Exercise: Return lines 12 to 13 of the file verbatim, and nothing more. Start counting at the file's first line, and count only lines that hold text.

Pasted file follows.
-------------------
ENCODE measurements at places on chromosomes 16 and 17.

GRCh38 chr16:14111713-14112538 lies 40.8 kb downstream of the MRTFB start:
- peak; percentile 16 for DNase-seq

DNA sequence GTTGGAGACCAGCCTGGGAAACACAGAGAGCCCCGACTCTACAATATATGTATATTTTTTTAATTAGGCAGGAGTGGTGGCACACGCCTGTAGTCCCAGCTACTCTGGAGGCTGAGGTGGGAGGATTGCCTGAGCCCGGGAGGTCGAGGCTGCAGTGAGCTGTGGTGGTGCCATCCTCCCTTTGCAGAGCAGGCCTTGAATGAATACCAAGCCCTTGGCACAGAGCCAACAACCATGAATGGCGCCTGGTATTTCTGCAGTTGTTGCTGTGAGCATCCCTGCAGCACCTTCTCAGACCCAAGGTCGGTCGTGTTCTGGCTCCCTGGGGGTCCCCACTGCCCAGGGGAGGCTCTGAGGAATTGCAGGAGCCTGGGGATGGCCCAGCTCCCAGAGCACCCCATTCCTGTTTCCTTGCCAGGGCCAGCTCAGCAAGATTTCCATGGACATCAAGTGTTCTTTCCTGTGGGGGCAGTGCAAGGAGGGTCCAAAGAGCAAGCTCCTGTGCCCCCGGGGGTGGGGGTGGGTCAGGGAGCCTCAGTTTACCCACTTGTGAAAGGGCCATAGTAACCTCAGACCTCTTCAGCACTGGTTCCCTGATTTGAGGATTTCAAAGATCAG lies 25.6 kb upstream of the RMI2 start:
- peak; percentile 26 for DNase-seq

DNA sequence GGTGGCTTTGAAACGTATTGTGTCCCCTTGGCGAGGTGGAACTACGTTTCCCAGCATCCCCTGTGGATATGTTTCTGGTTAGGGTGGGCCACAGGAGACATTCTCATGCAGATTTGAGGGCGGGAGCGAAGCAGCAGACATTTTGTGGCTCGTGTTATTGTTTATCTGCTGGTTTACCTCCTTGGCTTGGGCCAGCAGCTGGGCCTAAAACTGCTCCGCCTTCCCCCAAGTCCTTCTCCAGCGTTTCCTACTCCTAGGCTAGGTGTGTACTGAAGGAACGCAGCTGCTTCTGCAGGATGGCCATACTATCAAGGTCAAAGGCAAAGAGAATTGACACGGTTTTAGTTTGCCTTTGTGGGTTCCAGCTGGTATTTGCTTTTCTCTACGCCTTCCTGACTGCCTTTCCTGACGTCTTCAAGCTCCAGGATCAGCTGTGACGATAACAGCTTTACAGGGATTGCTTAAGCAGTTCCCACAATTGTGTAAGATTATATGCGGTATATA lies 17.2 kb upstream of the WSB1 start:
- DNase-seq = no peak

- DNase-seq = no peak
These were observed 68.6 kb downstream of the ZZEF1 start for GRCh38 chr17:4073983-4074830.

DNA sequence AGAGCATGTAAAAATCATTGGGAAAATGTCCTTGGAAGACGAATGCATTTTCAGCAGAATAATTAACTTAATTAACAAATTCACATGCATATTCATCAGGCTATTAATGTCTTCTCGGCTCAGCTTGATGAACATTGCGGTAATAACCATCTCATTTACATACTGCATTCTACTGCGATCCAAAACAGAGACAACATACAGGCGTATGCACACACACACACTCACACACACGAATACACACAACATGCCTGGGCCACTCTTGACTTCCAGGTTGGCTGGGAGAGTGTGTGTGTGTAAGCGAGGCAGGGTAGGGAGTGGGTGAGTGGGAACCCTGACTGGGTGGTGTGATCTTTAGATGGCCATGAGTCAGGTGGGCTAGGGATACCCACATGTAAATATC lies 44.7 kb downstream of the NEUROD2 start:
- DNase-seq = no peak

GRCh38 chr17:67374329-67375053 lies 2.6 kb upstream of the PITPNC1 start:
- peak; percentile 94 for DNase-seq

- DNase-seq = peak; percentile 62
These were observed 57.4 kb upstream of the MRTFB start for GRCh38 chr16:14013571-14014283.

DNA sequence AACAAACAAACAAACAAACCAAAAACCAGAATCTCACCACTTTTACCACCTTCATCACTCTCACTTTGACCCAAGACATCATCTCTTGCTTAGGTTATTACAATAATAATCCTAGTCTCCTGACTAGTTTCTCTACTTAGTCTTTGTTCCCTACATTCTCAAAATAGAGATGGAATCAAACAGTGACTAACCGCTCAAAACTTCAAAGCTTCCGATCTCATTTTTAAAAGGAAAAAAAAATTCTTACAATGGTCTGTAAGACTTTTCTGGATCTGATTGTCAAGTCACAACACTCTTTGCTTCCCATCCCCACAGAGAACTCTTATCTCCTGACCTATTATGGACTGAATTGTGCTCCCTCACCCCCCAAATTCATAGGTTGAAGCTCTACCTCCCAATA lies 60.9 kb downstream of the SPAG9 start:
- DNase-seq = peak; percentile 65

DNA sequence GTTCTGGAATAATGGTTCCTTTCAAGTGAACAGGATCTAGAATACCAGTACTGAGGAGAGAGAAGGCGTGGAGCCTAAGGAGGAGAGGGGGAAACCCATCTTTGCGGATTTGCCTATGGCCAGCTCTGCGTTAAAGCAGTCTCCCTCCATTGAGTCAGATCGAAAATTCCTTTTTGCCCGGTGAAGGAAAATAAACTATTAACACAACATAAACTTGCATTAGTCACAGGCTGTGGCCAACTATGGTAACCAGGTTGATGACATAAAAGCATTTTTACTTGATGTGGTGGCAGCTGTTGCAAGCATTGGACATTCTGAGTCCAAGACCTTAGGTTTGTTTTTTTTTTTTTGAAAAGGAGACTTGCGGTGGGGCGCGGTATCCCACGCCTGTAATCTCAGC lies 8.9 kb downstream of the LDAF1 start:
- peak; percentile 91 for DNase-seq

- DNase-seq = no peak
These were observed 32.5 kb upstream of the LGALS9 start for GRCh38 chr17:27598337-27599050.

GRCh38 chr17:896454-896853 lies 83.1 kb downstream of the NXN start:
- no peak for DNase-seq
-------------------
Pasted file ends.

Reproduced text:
GRCh38 chr17:67374329-67375053 lies 2.6 kb upstream of the PITPNC1 start:
- peak; percentile 94 for DNase-seq